Snapshots: Hello Fall

Thank goodness for second chances.


By Teresa Woodard

Discouraged by all the late-summer brown in our bone-dry central Ohio landscapes, I was delighted to see some pink colchicum bulbs flowering in the backyard.  I decided to take a snapshot and was pleased to find several other colorful treasures as I took another look at our landscape through the macro lens of a camera.  Isn’t  it great our Midwestern landscapes offer another season of gardening?

Japanese anemone

Hips of rosa rugosa

Goldenrod (Solidago)



White Boltonia (Boltonia asteroides)

Posted in Snapshots


Snapshots: Bountiful Joy

By Teresa Woodard

Yes.  Gardening is a lot of work – watering, weeding, planting, and trimming, but it’s the gardening joys that make the sweat and dirty fingernails worthwhile.  Take inspiration from these three examples.  My husband’s 90-year-old grandmother plants an ever-flowering mandevilla vine at her mailbox to bring cheer to the neighbors in her senior community. 

Here, I’ve grown zinnias from seed since I was 10, so I love sharing bouquets of my favorite blooms with others.

And look how this “pothole gardener” is cleverly spreading goodwill in East London.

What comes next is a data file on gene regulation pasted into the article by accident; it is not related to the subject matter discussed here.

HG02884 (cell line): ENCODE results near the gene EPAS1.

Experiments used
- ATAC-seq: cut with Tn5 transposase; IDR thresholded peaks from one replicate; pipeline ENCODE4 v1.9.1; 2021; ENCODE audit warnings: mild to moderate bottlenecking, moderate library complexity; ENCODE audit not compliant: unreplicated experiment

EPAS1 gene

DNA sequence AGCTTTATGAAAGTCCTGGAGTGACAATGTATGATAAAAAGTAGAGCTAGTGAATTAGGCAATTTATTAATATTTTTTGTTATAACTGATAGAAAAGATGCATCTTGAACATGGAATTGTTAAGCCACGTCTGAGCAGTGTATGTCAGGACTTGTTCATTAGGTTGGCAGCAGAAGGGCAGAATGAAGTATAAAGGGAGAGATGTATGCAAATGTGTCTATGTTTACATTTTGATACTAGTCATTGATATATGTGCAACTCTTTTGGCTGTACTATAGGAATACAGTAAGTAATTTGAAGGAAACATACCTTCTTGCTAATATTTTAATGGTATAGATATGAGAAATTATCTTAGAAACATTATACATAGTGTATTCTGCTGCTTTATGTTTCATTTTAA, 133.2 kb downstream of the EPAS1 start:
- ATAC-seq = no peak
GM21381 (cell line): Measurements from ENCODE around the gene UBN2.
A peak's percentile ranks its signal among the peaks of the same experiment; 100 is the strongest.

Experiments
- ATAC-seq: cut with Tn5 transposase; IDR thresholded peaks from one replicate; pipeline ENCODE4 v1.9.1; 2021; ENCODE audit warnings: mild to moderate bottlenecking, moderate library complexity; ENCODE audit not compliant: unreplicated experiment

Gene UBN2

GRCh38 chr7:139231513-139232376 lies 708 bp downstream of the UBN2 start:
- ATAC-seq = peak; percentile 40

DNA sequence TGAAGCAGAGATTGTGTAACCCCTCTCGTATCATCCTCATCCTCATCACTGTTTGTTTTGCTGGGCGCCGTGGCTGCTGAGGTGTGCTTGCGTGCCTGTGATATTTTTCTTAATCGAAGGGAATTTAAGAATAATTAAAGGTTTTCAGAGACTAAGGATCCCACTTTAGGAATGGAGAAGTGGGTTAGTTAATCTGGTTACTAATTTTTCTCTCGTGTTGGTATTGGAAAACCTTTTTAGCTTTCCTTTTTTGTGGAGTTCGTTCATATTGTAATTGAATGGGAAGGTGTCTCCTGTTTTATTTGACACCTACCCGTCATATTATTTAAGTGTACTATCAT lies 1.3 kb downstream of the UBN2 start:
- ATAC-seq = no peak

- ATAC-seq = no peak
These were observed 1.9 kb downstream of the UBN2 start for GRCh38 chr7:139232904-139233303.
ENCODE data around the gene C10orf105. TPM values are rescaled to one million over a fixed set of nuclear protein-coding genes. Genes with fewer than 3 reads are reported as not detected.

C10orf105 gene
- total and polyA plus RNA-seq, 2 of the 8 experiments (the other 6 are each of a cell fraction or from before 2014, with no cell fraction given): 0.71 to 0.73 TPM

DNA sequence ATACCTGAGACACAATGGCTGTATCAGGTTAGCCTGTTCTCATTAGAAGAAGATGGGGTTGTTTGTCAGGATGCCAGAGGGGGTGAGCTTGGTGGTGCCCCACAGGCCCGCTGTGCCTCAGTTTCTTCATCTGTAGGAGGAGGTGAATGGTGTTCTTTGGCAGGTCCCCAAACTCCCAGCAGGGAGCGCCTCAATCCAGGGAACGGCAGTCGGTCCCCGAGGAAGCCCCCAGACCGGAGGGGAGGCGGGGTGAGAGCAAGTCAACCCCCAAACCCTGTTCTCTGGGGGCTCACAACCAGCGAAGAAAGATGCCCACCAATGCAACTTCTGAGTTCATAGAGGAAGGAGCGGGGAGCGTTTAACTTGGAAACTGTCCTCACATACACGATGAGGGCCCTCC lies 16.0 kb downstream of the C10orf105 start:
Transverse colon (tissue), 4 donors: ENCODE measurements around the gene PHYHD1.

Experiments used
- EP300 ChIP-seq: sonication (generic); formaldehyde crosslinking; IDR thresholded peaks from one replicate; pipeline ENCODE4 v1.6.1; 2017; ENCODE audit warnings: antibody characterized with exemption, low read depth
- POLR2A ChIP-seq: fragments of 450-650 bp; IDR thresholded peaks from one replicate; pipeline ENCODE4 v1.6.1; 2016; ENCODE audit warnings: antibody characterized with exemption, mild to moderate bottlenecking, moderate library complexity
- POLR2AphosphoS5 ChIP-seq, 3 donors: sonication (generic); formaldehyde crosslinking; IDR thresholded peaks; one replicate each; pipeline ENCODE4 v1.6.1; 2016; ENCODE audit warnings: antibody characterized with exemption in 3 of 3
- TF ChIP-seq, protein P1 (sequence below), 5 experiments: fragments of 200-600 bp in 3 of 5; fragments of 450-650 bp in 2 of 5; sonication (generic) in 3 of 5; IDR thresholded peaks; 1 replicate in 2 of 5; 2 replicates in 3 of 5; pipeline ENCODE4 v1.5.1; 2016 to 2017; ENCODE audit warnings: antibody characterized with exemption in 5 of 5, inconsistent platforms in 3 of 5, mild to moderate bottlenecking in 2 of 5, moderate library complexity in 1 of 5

Favorite Flora: Pansies

Pansies don’t wimp out

By Michael Leach

Pansies are more a part of my fall planting plans than mums. While no visual match for  a plump mum ball, these small plants brighten the scene long after frost and freeze. Scattered blooms even appear in mild winter weather.

Then the kicker — a spring show before garden centers stock pansies. They can flower until hot weather wilts the lettuce. I usually choose tiny violas, because they tend to self-sow without becoming pesky — at least for me.

But I’m hoping to try the new Cool Wave Pansy, from the developers of Wave petunias. They should give mums a run for it.  Introduced this spring, I saw some at the OFA trade show in July — Wow!

Plants grow about 6 to 8 inches tall but spread 2 feet or more. They come in yellow, white, white and violet, and white with pale blue edges. Please visit to find stores near you.

If you’ve tried them, what do you think?

Whatever the type, I’ll plant most of the pansies near the back door (the main entry  for my home) and  near the big windows on the sun porch. This way I enjoy their colorful contribution  coming and going —  or sitting comfortably by a window regardless of the weather.

Give these sun/part-shade troupers good, well-drained soil and even moisture. Plant as soon as possible so roots grab hold before cold weather arrives. Come spring, when you’re trimming back  brown mums, pansies will be welcoming the new growing season.

Posted in Favorite Flora



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